Music for Healthy Aging

Almost everyone loves music. We use it as a soundtrack to our lives, in both happy moments like weddings and birthdays, and in more somber moments. Music can recall powerful memories of important moments in our lives.

Our love of music is innate. Babies will bop along to a song that catches their ears, and toddlers might dance along to a song as soon as they can walk! There are a variety of styles and tastes in music, but the appreciation of music is nearly universal.

The connection between music and brain health is one that has been studied quite extensively in the last decade. The National Institute of Health has put $20 million into studying the science of how music affects our brains. The study is part of the Sound Health Initiative, a collaboration between the Kennedy Center and the National Institute of Health that will explore the potential healing qualities of music.

“We hope that these in-depth studies of the science behind music’s influence and impact on the brain will bring real understanding of something we know anecdotally — that music is good for you,” said Kennedy Center President Deborah F. Rutter.

The way that the brain interacts can literally be seen in scans of the brain. Johns Hopkins researchers observed musicians and rappers improvise music while inside a functional magnetic resonance imaging (fMRI) machine. While the musician played or rapped, the scientists observed which part of their brains lit up. As it turns out, there is no single location where the brain processes music. Instead, the act of listening to or making music gives our brains a big workout. Although we don’t feel it at the time, music fires up many different parts of the brain. When we listen to music, we process memory, emotion, anticipation, rhythm, pitch, and tone. That’s a lot of brain work!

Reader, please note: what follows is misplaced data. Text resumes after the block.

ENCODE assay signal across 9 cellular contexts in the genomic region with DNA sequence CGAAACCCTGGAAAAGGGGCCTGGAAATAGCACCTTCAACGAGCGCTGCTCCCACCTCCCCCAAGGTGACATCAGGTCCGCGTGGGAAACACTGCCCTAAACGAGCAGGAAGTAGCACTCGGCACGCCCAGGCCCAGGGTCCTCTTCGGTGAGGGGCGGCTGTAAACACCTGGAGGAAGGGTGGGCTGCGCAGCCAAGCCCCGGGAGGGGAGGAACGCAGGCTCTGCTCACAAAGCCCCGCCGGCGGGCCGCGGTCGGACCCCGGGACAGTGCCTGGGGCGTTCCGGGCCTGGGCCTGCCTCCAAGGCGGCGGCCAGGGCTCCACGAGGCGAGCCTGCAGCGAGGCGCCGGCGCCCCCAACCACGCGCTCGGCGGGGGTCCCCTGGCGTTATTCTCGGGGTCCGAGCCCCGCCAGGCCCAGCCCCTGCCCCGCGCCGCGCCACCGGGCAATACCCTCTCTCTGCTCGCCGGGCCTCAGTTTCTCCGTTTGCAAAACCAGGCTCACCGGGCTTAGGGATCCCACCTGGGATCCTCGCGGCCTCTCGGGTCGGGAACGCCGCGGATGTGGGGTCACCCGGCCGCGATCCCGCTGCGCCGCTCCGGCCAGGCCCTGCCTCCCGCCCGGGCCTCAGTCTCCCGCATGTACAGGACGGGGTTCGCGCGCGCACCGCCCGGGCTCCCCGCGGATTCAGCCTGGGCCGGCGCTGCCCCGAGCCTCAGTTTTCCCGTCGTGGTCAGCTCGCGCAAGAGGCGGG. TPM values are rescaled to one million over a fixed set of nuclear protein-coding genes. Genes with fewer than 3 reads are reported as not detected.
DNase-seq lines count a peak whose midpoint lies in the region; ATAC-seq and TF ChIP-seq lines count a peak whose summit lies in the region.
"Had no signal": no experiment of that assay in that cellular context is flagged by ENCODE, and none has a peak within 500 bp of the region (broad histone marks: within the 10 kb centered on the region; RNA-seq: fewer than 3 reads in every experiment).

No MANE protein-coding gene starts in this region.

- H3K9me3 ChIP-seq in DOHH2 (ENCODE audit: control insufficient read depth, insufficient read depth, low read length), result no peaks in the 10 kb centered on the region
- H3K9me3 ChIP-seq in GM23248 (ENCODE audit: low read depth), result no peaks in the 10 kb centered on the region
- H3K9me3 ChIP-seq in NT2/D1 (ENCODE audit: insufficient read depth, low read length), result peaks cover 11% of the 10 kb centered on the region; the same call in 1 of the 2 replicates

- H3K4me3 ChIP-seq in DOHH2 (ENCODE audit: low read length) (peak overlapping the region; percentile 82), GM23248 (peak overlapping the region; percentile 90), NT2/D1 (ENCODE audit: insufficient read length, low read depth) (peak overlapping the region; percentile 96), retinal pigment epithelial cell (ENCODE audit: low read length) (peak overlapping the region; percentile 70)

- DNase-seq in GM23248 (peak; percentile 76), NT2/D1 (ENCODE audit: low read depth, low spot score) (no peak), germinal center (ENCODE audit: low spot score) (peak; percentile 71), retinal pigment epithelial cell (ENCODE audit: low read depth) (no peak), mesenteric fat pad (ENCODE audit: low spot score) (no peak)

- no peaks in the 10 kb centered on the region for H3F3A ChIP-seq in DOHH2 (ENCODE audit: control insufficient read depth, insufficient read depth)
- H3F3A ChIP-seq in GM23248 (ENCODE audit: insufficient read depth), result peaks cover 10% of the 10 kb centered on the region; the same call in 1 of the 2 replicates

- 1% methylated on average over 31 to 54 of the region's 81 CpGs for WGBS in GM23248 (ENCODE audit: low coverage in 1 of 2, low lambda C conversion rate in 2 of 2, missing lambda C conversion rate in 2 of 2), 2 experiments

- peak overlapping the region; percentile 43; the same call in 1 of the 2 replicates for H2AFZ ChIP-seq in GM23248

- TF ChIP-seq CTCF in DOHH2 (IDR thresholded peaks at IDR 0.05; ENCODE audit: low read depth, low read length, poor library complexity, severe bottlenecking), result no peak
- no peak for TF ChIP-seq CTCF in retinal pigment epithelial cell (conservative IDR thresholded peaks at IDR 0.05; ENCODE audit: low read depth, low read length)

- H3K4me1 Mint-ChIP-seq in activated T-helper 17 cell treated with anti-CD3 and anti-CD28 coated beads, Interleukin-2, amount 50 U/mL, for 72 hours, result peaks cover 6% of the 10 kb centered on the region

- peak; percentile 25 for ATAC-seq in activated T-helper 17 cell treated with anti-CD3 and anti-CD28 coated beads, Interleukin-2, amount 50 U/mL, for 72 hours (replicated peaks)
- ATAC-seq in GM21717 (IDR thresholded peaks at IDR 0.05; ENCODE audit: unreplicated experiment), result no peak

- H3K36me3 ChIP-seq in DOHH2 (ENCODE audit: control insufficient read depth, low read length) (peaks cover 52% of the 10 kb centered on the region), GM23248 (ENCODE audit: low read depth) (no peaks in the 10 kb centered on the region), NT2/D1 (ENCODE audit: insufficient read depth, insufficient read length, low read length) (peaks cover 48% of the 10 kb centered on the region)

While research is underway, there are a lot of things we’ve already learned about music’s important connection to brain health and healthy aging. Here are just a few of the health benefits of listening to music:

  • Music improves our mood. If you’ve ever put on a favorite song to get yourself in a better emotional state, then you already know this! Music can lift up our spirits and relax us.
  • Music can reach seemingly hidden parts of the brain. Research into music and Alzheimer’s disease has shown that long after people with dementia stop responding to words, they can still respond to their favorite music or sing a song after they have stopped speaking.
  • Music can change the perception of pain. It provides a distraction from aches and illness. Listening to music that a person enjoys can raise the level of brain chemicals that give us a feeling of well-being.
  • Music brings people together. Whether it is singing in a group choir, or performing in a band, music can be a very social activity. Joining together in a musical environment brings unity to people of different abilities and of different generations. And listening to music together gives older adults increased social cohesion and a sense of community.

No matter what age or ability, music can help our bodies and brains. So go ahead and tune in to what makes you happy.

The information in this article is not intended to replace the advice of your doctor.

Source: IlluminAge AgeWise with information from the National Institute of Health and Johns Hopkins University.